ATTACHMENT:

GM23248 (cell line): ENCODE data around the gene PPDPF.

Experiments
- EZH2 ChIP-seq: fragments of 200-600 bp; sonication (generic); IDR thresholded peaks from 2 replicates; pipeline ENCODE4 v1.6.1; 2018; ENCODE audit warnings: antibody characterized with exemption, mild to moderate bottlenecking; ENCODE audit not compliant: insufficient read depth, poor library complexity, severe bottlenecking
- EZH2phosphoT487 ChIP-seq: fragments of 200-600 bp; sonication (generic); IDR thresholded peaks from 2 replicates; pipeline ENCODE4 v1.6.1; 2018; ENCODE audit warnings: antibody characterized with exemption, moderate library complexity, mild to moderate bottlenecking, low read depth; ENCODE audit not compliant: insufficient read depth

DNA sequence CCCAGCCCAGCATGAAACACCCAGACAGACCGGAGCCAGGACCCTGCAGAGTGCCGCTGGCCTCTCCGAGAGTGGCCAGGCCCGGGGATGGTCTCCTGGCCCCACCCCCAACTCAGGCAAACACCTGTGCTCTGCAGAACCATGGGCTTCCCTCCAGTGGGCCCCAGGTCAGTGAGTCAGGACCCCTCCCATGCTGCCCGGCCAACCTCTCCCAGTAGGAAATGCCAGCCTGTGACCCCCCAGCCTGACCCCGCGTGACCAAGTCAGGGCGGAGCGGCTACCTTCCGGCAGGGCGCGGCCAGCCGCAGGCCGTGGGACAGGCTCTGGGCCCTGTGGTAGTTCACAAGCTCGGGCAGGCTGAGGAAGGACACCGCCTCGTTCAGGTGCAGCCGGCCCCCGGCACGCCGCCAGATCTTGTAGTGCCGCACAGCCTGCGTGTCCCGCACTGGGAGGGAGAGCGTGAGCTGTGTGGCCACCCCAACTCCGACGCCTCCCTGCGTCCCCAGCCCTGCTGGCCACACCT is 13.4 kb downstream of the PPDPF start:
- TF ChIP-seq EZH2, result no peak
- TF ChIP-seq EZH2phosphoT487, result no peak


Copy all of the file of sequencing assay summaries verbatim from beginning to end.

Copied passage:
GM23248 (cell line): ENCODE data around the gene PPDPF.

Experiments
- EZH2 ChIP-seq: fragments of 200-600 bp; sonication (generic); IDR thresholded peaks from 2 replicates; pipeline ENCODE4 v1.6.1; 2018; ENCODE audit warnings: antibody characterized with exemption, mild to moderate bottlenecking; ENCODE audit not compliant: insufficient read depth, poor library complexity, severe bottlenecking
- EZH2phosphoT487 ChIP-seq: fragments of 200-600 bp; sonication (generic); IDR thresholded peaks from 2 replicates; pipeline ENCODE4 v1.6.1; 2018; ENCODE audit warnings: antibody characterized with exemption, moderate library complexity, mild to moderate bottlenecking, low read depth; ENCODE audit not compliant: insufficient read depth

DNA sequence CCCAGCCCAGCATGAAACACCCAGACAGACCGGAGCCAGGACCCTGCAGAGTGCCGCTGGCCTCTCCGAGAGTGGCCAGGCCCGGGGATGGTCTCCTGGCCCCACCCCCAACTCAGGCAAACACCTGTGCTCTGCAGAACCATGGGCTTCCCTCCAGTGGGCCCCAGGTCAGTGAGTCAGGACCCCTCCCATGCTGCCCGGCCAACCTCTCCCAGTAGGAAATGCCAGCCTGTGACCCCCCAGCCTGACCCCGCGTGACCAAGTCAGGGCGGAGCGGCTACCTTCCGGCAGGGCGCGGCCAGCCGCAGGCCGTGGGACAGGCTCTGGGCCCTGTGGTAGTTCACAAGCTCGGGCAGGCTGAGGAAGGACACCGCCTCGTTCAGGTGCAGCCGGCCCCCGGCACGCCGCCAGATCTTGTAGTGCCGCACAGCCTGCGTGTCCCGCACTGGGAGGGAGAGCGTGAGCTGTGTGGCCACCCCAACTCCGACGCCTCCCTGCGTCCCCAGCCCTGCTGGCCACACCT is 13.4 kb downstream of the PPDPF start:
- TF ChIP-seq EZH2, result no peak
- TF ChIP-seq EZH2phosphoT487, result no peak